BUILDING CONTROLS BSEE Meeting the Minimum Energy

Performance Standard challenge T

he Minimum Energy Performance Standard (MEPS) has been introduced as part of the Energy Act 2011, which was implemented to tackle a number of ambitious government targets. One of these is to achieve an 80% reduction of greenhouse gases and another is to achieve ‘nearly zero’ carbon emissions by 2050 for all new buildings.

With just one year to go until the Minimum Energy Performance Standard (MEPS) comes into force, Malcolm Anson, President of the Building Controls Industry Association (BCIA), explains why training is the key to success in meeting the MEPS challenge.

From 1 April 2018, it will be unlawful to grant a new lease on any commercial building in the UK that does not achieve an Energy Performance Certificate (EPC) of E or above. For existing leases the changes will take effect from 2023. The objective is for the commercial property sector to be achieving a minimum EPC rating of C by 2030. According to findings by the Association for the Conservation of Energy (ACE), over a third of London’s commercial buildings have the worst EPC ratings in the UK, with 18,000 of these only obtaining an EPC rating of F or G. In contrast, of the capital’s 265,000 commercial buildings, only 34% has a performance rating of C or above.

More work to be done

These statistics for London alone, are a cause for concern. They highlight that there is a lot of work to be done over the next year, to ensure all UK commercial buildings are not only achieving, but also working towards exceeding the minimum energy performance standard.

By being proactive and taking action now, building owners and managers can implement cost effective measures to improve their asset’s performance and make vital energy and cost savings. The building controls industry can assist with this and plays a significant role when it comes to improving energy efficiency in the built environment. However, this is only possible if the industry can provide skilled and knowledgeable individuals, who offer invaluable expertise to ensure the most suitable solutions are applied. Training is key in the route to successfully meeting the MEPS challenge, since there is no one simple solution to improving energy efficiency and building performance.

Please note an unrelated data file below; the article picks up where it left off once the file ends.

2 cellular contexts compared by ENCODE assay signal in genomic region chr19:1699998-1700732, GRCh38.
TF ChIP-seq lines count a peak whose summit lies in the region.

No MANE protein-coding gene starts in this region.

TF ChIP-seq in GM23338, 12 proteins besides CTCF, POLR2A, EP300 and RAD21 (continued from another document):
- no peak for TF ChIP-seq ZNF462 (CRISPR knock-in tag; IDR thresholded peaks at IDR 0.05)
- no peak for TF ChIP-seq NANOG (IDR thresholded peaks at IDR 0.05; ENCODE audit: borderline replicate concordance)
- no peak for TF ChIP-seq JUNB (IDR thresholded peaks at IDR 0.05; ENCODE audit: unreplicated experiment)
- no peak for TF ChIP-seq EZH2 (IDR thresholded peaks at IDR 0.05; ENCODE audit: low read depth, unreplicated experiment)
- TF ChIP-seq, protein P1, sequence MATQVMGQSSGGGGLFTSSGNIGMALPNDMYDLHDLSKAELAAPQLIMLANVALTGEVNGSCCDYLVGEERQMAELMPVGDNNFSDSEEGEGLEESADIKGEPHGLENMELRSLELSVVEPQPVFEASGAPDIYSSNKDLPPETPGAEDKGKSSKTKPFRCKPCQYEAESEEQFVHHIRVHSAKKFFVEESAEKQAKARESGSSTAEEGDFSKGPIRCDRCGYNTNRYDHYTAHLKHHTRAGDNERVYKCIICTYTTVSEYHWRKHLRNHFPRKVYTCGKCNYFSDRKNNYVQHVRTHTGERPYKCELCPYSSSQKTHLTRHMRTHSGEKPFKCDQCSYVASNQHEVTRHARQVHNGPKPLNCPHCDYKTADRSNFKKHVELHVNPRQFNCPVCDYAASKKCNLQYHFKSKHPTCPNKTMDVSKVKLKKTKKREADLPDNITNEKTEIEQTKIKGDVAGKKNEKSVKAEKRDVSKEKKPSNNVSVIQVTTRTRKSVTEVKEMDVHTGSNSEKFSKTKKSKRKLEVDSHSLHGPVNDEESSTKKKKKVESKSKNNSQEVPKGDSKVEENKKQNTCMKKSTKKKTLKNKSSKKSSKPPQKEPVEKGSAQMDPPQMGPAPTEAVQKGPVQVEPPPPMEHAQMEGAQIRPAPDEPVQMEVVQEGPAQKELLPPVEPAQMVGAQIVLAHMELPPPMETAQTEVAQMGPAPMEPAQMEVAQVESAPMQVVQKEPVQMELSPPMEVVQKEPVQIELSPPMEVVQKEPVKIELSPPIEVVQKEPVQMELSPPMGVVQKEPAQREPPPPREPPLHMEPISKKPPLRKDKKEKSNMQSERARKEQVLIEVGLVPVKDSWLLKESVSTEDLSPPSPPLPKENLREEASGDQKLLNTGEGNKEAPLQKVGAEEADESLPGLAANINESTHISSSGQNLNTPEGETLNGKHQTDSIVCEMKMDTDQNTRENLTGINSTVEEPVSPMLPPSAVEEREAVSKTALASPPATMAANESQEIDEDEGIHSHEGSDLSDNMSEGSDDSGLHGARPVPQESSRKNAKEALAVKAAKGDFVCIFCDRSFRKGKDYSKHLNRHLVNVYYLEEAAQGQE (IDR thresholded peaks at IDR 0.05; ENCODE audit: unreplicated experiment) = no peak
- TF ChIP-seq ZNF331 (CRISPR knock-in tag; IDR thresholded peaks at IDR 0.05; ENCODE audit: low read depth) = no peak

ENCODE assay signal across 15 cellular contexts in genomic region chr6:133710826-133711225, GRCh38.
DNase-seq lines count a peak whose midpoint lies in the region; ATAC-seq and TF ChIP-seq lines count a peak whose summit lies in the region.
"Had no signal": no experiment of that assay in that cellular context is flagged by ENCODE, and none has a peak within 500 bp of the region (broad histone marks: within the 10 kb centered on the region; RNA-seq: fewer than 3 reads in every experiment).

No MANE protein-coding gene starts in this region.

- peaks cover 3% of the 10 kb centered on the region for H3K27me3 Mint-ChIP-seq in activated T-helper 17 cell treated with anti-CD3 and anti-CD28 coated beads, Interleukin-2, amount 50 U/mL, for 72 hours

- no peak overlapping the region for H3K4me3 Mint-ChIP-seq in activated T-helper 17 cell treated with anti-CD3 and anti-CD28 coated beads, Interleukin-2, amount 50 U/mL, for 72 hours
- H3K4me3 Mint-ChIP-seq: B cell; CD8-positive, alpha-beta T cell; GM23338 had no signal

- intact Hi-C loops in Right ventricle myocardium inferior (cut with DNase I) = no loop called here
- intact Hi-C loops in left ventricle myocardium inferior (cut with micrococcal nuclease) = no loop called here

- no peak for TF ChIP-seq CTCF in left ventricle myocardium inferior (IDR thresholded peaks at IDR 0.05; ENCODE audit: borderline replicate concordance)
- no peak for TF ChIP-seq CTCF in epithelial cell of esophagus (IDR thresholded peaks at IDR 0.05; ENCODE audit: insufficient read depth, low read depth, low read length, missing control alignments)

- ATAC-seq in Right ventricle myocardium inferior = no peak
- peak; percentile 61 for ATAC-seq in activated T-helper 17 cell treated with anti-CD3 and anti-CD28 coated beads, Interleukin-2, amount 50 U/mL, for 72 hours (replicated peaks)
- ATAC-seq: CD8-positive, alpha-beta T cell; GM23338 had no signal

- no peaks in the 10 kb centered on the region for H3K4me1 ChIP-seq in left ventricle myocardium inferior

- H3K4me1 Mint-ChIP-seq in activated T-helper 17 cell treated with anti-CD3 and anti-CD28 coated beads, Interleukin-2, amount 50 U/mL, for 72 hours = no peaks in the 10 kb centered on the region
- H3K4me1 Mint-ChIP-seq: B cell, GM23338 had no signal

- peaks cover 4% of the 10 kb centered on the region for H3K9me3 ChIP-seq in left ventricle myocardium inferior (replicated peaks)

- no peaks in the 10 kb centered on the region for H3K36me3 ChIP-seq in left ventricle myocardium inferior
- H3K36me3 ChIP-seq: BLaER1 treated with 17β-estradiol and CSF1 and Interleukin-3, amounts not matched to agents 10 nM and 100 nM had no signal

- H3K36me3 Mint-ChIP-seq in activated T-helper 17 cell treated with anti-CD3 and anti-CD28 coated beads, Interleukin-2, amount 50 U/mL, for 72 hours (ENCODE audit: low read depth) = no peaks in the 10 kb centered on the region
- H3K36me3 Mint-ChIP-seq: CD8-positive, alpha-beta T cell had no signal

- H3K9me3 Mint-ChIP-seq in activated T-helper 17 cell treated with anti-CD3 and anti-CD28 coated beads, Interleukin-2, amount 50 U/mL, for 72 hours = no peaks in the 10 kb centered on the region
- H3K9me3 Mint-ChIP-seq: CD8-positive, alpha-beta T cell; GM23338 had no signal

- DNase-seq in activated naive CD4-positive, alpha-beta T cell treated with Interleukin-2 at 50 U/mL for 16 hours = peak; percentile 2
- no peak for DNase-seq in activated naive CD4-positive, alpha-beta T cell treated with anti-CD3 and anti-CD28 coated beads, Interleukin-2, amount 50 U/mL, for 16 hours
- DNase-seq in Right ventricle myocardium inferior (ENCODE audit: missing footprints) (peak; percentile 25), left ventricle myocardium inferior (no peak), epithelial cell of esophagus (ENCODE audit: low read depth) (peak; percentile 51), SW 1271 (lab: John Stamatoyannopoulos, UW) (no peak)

Specialist skills

We need to ensure the building controls industry is equipped with the right specialist skills, to be able to offer the most effective control solutions across any building to achieve optimum performance.

Building controls specialists need a thorough knowledge and understanding of building controls from simple sensors, to complex Building Energy Management Systems (BEMS). It is also just as important they have an understanding of different types of buildings, their capabilities and the building services within them, such as heating, ventilation and cooling systems.

In such a fast paced industry where technologies are continuously changing, ongoing training will ensure individuals and businesses keep up with the latest developments in technology and continue to drive the industry forward.

Knowledge is power and without it nothing will change. With only a year until the Minimum Energy Performance Standard (MEPS) comes into force, there is no better time than now to invest in training. Continuous investment and commitment to training will ensure future success in meeting the MEPS challenge and delivering energy efficient, sustainable buildings.


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Humidification and Evaporative Cooling

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